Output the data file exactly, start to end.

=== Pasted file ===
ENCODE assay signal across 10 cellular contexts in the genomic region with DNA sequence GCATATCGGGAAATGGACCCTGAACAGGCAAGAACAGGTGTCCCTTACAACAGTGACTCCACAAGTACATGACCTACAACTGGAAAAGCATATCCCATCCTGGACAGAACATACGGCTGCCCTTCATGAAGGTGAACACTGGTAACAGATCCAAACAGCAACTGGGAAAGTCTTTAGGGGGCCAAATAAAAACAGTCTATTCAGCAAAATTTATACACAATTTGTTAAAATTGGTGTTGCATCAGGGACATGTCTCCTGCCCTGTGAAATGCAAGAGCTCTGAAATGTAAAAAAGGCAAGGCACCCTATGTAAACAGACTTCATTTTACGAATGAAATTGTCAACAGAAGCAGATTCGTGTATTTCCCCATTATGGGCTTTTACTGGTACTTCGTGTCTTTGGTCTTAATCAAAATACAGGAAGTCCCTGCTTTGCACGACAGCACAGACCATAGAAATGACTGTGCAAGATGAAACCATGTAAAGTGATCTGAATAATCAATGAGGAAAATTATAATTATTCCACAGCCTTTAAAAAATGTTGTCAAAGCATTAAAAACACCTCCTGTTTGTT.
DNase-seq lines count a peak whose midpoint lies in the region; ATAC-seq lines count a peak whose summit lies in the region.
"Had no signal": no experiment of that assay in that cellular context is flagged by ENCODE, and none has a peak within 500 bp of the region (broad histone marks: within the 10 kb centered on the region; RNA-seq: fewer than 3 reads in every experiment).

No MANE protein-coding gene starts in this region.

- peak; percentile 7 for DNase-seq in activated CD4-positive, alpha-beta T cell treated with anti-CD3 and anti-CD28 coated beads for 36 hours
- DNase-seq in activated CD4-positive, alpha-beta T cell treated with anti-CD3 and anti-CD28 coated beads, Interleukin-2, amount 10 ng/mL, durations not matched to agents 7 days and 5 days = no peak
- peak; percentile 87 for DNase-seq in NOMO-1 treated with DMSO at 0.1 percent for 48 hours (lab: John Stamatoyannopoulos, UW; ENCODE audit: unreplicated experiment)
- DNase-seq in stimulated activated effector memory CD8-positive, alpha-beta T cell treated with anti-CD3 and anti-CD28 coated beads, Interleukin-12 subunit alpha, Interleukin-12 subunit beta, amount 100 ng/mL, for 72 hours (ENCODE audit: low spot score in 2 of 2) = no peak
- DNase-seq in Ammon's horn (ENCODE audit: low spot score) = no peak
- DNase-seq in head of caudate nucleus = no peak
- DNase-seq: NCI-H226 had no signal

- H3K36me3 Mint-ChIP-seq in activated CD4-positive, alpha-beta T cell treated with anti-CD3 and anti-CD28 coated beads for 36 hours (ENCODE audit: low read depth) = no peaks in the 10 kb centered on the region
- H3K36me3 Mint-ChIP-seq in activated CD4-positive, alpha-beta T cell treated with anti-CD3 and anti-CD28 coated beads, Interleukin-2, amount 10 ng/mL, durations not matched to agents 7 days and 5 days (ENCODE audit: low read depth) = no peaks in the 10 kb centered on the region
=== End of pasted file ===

ENCODE assay signal across 10 cellular contexts in the genomic region with DNA sequence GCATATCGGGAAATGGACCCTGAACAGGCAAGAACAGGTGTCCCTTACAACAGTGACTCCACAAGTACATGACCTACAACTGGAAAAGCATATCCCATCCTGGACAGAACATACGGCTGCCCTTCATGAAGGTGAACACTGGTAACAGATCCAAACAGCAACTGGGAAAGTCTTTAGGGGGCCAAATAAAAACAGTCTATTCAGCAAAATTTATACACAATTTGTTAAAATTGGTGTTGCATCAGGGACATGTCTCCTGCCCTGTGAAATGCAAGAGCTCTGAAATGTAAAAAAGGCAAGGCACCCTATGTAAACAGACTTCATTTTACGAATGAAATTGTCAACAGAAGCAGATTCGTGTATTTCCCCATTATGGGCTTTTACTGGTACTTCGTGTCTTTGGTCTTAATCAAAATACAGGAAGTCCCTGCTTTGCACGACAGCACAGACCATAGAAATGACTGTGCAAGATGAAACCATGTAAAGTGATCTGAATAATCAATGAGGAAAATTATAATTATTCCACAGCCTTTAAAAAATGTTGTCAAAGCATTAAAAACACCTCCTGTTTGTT.
DNase-seq lines count a peak whose midpoint lies in the region; ATAC-seq lines count a peak whose summit lies in the region.
"Had no signal": no experiment of that assay in that cellular context is flagged by ENCODE, and none has a peak within 500 bp of the region (broad histone marks: within the 10 kb centered on the region; RNA-seq: fewer than 3 reads in every experiment).

No MANE protein-coding gene starts in this region.

- peak; percentile 7 for DNase-seq in activated CD4-positive, alpha-beta T cell treated with anti-CD3 and anti-CD28 coated beads for 36 hours
- DNase-seq in activated CD4-positive, alpha-beta T cell treated with anti-CD3 and anti-CD28 coated beads, Interleukin-2, amount 10 ng/mL, durations not matched to agents 7 days and 5 days = no peak
- peak; percentile 87 for DNase-seq in NOMO-1 treated with DMSO at 0.1 percent for 48 hours (lab: John Stamatoyannopoulos, UW; ENCODE audit: unreplicated experiment)
- DNase-seq in stimulated activated effector memory CD8-positive, alpha-beta T cell treated with anti-CD3 and anti-CD28 coated beads, Interleukin-12 subunit alpha, Interleukin-12 subunit beta, amount 100 ng/mL, for 72 hours (ENCODE audit: low spot score in 2 of 2) = no peak
- DNase-seq in Ammon's horn (ENCODE audit: low spot score) = no peak
- DNase-seq in head of caudate nucleus = no peak
- DNase-seq: NCI-H226 had no signal

- H3K36me3 Mint-ChIP-seq in activated CD4-positive, alpha-beta T cell treated with anti-CD3 and anti-CD28 coated beads for 36 hours (ENCODE audit: low read depth) = no peaks in the 10 kb centered on the region
- H3K36me3 Mint-ChIP-seq in activated CD4-positive, alpha-beta T cell treated with anti-CD3 and anti-CD28 coated beads, Interleukin-2, amount 10 ng/mL, durations not matched to agents 7 days and 5 days (ENCODE audit: low read depth) = no peaks in the 10 kb centered on the region